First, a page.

Exponential radioactive decay while original amount increases.

• Jun 22nd 2008, 09:55 PM
wolf
Exponential radioactive decay while original amount increases.
This problem is much trickier than I thought.
I can solve the "easy" half-life problems, such as beginning amount, ending amount and so on. This one's tougher.

Let's suppose you have a substance "X" that has a half life of 30 days. You start out at day zero with 0 grams of "X". For each day, 1 gram of "X" is added to a beaker. (This is a continual process whereby, at the end of each hour, the amount of "X" is increased by 1/24 of a gram, or for each second the amount is increased by 1/86,400 gram. The increases are not done by "chunks".)
Okay so each day, you have an additional gram of "X" and after 5 days (for example) you have 5 grams of "X". But this isn't exactly accurate because some of that 5 grams has already started to decay with a half-life of 30 days.

So, what is the formula for determining how much "X" is present at any particular time?
And since this is my first posting - hello everyone. :)
• Jun 22nd 2008, 10:03 PM
Mathstud28
Quote:

Originally Posted by wolf
This problem is much trickier than I thought.
I can solve the "easy" half-life problems, such as beginning amount, ending amount and so on. This one's tougher.

Let's suppose you have a substance "X" that has a half life of 30 days. You start out at day zero with 0 grams of "X". For each day, 1 gram of "X" is added to a beaker. (This is a continual process whereby, at the end of each hour, the amount of "X" is increased by 1/24 of a gram, or for each second the amount is increased by 1/86,400 gram. The increases are not done by "chunks".)
Okay so each day, you have an additional gram of "X" and after 5 days (for example) you have 5 grams of "X". But this isn't exactly accurate because some of that 5 grams has already started to decay with a half-life of 30 days.

So, what is the formula for determining how much "X" is present at any particular time?
And since this is my first posting - hello everyone. :)

Make a function such as

$f(t)=\text{initial amount plus amount added}-\text{amount accumitavely decayed}$
• Jun 22nd 2008, 10:28 PM
TheEmptySet
Quote:

Originally Posted by wolf
This problem is much trickier than I thought.
I can solve the "easy" half-life problems, such as beginning amount, ending amount and so on. This one's tougher.

Let's suppose you have a substance "X" that has a half life of 30 days. You start out at day zero with 0 grams of "X". For each day, 1 gram of "X" is added to a beaker. (This is a continual process whereby, at the end of each hour, the amount of "X" is increased by 1/24 of a gram, or for each second the amount is increased by 1/86,400 gram. The increases are not done by "chunks".)
Okay so each day, you have an additional gram of "X" and after 5 days (for example) you have 5 grams of "X". But this isn't exactly accurate because some of that 5 grams has already started to decay with a half-life of 30 days.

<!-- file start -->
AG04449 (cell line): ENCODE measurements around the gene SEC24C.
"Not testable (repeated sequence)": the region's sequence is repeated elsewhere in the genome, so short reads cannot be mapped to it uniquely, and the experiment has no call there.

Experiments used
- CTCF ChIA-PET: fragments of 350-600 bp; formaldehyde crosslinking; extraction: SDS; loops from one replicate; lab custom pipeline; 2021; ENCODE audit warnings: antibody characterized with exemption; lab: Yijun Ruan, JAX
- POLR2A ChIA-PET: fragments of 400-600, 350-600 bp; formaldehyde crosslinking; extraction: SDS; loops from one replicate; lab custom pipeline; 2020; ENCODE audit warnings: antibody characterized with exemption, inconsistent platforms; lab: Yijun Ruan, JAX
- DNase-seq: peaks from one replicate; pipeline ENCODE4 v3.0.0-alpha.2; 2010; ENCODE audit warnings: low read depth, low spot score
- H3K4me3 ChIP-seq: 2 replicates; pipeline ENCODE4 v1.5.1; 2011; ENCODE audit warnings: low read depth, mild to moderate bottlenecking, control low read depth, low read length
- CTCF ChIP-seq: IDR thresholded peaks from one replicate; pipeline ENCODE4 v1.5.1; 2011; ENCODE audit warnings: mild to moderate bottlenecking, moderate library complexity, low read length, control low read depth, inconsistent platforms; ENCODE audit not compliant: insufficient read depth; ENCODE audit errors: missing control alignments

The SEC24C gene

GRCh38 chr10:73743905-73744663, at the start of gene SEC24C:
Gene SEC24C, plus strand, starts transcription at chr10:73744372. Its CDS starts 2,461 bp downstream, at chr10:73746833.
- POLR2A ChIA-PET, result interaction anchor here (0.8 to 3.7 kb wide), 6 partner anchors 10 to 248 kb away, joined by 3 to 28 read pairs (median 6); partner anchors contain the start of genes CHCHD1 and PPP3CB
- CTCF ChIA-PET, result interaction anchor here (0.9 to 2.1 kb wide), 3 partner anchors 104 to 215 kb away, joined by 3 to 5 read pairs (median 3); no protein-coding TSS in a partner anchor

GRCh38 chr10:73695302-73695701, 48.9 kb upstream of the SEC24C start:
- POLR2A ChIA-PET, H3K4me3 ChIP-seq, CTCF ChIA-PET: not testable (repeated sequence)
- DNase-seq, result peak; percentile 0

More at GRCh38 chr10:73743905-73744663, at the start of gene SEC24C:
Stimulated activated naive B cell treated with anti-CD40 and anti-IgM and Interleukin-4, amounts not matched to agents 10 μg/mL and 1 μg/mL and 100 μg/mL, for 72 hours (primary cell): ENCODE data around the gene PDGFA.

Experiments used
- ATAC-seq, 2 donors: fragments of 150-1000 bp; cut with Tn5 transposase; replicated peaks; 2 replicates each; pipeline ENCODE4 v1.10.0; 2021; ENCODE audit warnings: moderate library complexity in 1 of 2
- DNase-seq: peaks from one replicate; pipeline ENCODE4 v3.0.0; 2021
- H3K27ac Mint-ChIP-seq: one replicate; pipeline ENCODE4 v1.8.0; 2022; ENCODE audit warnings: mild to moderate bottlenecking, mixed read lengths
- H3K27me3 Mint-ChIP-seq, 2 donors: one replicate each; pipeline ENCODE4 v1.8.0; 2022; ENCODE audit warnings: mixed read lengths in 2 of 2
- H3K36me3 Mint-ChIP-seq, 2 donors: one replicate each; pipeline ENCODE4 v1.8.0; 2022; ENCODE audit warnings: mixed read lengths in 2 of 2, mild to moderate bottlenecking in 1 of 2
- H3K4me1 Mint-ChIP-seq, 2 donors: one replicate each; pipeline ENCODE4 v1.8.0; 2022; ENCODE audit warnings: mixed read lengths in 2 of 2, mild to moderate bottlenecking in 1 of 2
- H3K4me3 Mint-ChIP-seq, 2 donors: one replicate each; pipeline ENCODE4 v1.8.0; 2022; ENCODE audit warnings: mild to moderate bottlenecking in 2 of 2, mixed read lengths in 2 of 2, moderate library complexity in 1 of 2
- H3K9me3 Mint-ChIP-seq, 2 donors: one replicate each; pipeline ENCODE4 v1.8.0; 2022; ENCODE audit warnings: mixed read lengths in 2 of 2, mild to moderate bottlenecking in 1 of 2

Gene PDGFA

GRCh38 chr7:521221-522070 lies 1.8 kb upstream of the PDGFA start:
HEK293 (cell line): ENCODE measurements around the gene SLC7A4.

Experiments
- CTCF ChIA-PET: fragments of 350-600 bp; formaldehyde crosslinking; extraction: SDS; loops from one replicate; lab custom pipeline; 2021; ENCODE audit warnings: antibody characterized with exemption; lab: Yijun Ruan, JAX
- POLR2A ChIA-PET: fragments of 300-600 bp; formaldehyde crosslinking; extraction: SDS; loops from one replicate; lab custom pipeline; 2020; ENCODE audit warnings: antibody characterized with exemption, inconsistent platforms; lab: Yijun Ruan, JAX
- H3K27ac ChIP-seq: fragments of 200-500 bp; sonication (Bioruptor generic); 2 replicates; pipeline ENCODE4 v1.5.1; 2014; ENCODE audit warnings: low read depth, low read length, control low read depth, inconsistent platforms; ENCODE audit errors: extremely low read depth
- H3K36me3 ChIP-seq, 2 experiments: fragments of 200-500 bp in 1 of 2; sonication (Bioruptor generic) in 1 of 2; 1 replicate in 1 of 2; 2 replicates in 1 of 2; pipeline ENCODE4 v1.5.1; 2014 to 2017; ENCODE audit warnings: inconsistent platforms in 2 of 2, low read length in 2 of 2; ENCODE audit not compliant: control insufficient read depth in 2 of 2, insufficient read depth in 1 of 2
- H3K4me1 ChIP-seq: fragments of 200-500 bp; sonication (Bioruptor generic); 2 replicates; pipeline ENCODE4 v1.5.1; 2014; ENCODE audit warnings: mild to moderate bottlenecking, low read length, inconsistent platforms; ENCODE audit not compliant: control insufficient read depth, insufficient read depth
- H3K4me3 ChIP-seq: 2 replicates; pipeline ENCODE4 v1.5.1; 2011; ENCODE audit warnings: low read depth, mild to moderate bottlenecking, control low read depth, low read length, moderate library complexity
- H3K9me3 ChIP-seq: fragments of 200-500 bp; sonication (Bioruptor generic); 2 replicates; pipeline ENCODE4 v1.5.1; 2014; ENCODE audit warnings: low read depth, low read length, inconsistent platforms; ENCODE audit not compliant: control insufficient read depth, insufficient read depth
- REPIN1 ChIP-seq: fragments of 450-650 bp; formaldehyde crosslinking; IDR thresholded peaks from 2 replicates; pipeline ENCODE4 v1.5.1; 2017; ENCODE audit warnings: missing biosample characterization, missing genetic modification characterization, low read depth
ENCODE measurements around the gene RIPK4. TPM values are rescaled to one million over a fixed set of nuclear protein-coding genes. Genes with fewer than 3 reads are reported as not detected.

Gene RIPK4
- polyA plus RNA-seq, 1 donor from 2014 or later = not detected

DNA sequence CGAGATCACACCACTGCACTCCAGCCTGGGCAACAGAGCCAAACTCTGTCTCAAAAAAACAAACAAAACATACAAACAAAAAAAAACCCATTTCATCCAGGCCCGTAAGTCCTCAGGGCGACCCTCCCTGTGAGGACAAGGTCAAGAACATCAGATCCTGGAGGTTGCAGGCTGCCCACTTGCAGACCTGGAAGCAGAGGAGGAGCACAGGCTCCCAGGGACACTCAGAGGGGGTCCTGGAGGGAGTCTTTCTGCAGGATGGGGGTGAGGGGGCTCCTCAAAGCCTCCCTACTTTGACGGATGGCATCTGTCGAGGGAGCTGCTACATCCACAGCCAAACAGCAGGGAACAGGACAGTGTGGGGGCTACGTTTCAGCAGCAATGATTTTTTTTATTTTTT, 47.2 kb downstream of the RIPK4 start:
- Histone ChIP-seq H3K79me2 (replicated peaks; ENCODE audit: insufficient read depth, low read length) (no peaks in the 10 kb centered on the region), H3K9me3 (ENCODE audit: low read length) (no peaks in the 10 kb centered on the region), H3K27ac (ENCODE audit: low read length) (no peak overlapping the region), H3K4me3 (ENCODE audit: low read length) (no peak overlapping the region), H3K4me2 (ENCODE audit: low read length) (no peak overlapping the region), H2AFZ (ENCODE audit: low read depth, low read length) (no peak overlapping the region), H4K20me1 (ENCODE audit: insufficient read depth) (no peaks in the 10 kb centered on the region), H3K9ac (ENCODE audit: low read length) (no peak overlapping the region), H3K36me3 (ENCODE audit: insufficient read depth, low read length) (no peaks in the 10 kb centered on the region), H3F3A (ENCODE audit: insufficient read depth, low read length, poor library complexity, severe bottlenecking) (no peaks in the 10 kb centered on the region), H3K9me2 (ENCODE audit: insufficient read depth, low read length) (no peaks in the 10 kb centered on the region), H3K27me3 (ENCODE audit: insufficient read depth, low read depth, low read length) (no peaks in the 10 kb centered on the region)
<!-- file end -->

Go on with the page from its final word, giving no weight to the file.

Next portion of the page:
So, what is the formula for determining how much "X" is present at any particular time?
And since this is my first posting - hello everyone. :)

This would be a first order linear differential equation

Since the substance is not added in chunks lets suppose that is it added continously. Then the rate in would be

$r_i=1 \frac{gram}{day}$

The rate out would be

$r_0=kA$ where A is the number of grams of the substance at any time (t) and $k=\frac{\ln(2)}{30}$

$\frac{dA}{dt}=1-\frac{\ln(2)}{30}A$

$\frac{dA}{dt}+\frac{\ln(2)}{30}A=1$

Our integrating factor is $e^{\frac{\ln(2)}{30}t}$

$\frac{d}{dt}\left[e^{\frac{\ln(2)}{30}t}A \right]=e^{\frac{\ln(2)}{30}t}$

Integrating both sides and solving for A we get

$A(t)=\frac{30}{\ln(2)}+Ce^{-\frac{\ln(2)}{30}t}$

Using your inital condition that $A(0)=0$ we get $C=-\frac{30}{\ln(2)}$

$A(t)=\frac{30}{\ln(2)}-\frac{30}{\ln(2)}e^{-\frac{\ln(2)}{30}t}$

$t \to \infty \\\ A(t) \to \frac{30}{\ln(2)} \approx 43.281$
• Jun 22nd 2008, 11:11 PM
wolf
Wow, those replies came pretty fast.

Let's see if I can work out the calculations of the formula for 1 gram per day, for 5 days with a 30 day half life.

30/ln(2) -30/ln(2) * e^-(ln(2)/30)*5 =

43.28085 - 43.28085*e^-(ln(2)/30)*5 =

43.28085 - 43.28085*2.718281828^-((.02310491)*5) =

43.28085 - 43.28085*2.718281828^-(.11552453) =

43.28085 - 43.28085*.8908987 =

43.28085 - 38.558853 =

4.721997 grams of "X" after 5 days

That appears to be correct. Did I interpret the formula correctly?

• Jun 27th 2008, 05:46 PM
TheEmptySet
Quote:

Originally Posted by wolf
Wow, those replies came pretty fast.

Let's see if I can work out the calculations of the formula for 1 gram per day, for 5 days with a 30 day half life.

30/ln(2) -30/ln(2) * e^-(ln(2)/30)*5 =

43.28085 - 43.28085*e^-(ln(2)/30)*5 =

43.28085 - 43.28085*2.718281828^-((.02310491)*5) =

43.28085 - 43.28085*2.718281828^-(.11552453) =

43.28085 - 43.28085*.8908987 =

43.28085 - 38.558853 =

4.721997 grams of "X" after 5 days

That appears to be correct. Did I interpret the formula correctly?

Yes that is correct.
• Jun 27th 2008, 09:01 PM
wolf
Okay, and thanks to all for helping me.
This message board is incredible. :)